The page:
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Fur clothing is clothing made entirely of, or partially of, the fur of animals. Fur is one of the oldest forms of clothing, thought widely used as hominids first expanded outside of Africa. Some view fur as luxurious; others reject it due to animal welfare and ethical concerns. The term 'a fur' is often used to refer to a coat, wrap, or shawl made from the fur of animals.

A fur mozetta, worn by a canon, Flanders

Contents

History and use

Wholesale dealer (Leipzig, 1862)

Fur is generally thought to have been among the first materials used for clothing and bodily decoration. The exact date when fur was first used in clothing is debated. It is known that several species of hominoids including Homo sapiens and Homo neanderthalensis used fur clothing.

Nutria jacket, reversible (2008)

Fur is still worn in most countries and may be associated with lavish spending, although an increasing number of consumers and designers reject fur because of cruelty.[1] Fur is still used by indigenous people and underdeveloped societies, due to its availability and insulation properties. The Inuit peoples of the Arctic relied on fur for most of their clothing, and it also forms a part of traditional Russian, Scandinavian and Japanese clothing.

Fur has become the focus of boycotts and popular scorn on the grounds that it is both cruel and unnecessary. PETA, along with other animal welfare organizations, celebrities, and ethicists, have called attention to the cruelty of fur farming. Fur farming is increasingly seen as inherently cruel due to anal and genital electrocution, improper shelter, malnutrition, and other common practices in the industry. [2]

Animal furs used in garments and trim may be dyed bright colors or with patterns, often to mimic exotic animal pelts: alternatively they may be left their original pattern and color. Fur may be shorn down to imitate the feel of velvet, creating a fabric called shearling.

Sources

Common animal sources for fur clothing and fur trimmed accessories include fox, rabbit, mink, beaver, stoat (ermine), otter, sable, seals, cats, dogs, coyotes, chinchilla, and possum[3]. Some of these are more highly prized than others, and there are many grades and colors.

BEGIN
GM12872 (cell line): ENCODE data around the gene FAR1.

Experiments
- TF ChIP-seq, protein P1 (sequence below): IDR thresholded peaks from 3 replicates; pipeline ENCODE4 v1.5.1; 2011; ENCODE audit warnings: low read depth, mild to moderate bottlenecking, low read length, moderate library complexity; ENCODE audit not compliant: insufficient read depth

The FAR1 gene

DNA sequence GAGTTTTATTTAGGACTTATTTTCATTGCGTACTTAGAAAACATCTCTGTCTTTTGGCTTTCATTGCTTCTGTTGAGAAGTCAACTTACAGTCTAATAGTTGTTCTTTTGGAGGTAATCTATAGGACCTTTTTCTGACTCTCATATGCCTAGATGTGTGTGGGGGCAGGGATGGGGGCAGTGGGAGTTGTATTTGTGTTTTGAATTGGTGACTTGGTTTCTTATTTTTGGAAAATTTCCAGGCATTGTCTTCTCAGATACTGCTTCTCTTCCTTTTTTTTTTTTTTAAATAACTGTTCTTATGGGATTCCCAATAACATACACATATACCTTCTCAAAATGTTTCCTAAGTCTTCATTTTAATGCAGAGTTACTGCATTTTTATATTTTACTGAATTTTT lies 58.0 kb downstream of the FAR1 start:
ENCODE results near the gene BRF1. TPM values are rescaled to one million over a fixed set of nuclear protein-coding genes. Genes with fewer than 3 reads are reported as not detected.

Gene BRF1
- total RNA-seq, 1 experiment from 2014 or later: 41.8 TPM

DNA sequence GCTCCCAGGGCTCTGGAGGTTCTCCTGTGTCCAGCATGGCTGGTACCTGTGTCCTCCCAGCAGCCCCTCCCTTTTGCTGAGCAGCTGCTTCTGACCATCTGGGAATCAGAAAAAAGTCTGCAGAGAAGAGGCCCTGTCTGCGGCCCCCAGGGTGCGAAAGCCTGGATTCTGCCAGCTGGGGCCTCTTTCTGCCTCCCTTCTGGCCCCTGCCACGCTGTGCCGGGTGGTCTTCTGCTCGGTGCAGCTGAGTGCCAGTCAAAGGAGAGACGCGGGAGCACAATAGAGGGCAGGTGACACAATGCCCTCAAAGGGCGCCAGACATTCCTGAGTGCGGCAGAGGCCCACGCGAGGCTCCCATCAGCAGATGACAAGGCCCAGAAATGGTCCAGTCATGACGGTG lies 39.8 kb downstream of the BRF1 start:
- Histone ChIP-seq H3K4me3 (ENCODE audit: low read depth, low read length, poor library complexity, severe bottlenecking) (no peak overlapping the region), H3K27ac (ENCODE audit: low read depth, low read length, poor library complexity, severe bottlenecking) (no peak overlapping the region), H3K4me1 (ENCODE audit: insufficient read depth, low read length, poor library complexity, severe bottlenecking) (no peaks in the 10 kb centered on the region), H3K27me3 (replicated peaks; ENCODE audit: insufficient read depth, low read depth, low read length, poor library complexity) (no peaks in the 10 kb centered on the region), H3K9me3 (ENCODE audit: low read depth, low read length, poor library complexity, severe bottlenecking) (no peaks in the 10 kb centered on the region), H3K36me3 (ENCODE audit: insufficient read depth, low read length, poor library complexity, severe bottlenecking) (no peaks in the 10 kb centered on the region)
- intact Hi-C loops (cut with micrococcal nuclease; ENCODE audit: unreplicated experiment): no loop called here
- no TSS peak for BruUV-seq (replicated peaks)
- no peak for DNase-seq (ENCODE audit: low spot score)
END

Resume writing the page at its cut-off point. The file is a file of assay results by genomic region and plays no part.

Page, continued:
Processing of fur

Traditional Lapp fur footwear

The manufacturing of fur clothing involves obtaining animal pelts where the hair is left on. Fur processing involves an array of chemicals from soaking and degreasing agents, to enzymes, oils and greases, bleaches, dyes, reinforcing agents, toners, tanning and finishing chemicals.[4] Workers exposed to dust created during fur processing have been shown to have reduced pulmonary function in direct proportion to their length of exposure.[5]

In contrast, leather made from any animal hide involves removing the fur from the skin and using only the tanned skin. The use of wool involves shearing the animal's hair from the living animal, so that the wool can be regrown. Fake fur or "faux fur" designates any synthetic material, produced from oil, that attempts to mimic the appearance and feel of real fur.

The chemical treatment of fur to increase its felting quality is known as carroting, as the process tends to turn the tips of the fur a yellowish-red "carrot like" color.

A furrier is a person who makes, repairs, alters, cleans, or otherwise deals in furs of animals.

Anti-fur campaigns

Christy Turlington during PETA's "I'd rather go naked than wear fur" campaign[6]
Anti-fur activists approach fur clothing wearers with a sign reading 'Attention! Skin of tortured animals'

Anti-fur campaigns reached a peak in the 1980s and 1990s, with the participation of numerous celebrities.[7]

Animal rights advocates object to the trapping and killing of wildlife, and to the confinement and killing of animals on fur farms due to concerns about the animals' welfare, suffering, and death in general. They promote "alternatives" made from synthetics (oil-based) clothing.

Some animal rights groups have disrupted fur fashion shows with protests while others sponsor anti-fur poster contests and fashion shows featuring faux furs or other alternatives to fur clothing. These groups sponsor "Compassionate Fashion Day" on the third Saturday of August to promote their anti-fur message. Other groups participate in "Fur Free Friday", an event held annually on the Friday after Thanksgiving (Black Friday) that occurs globally with the intent to bring the issue of fur to light through educational displays, protests and other methods of campaigning.

In Canada, opposition to the annual seal hunt is viewed as an anti-fur issue, although the Humane Society of the United States claims that its opposition is to "the largest slaughter of marine mammals on Earth."[8] IFAW, an anti-sealing group, claims that Canada has an "abysmal record of enforcement" of anti-cruelty laws surrounding the hunt[9] although a Canadian government survey[10] indicated that two thirds of Canadians supported the hunting of seals if the regulations under Canadian law are enforced.

Products from all marine mammals, even from non-threatened populations and regulated hunts, such as the Canadian seal hunt, are banned in the United States.[11]

Fur trade

The fur trade is the worldwide buying and selling of fur for clothing and other purposes. The fur trade was one of the driving forces of exploration of North America and the Russian Far East.

References

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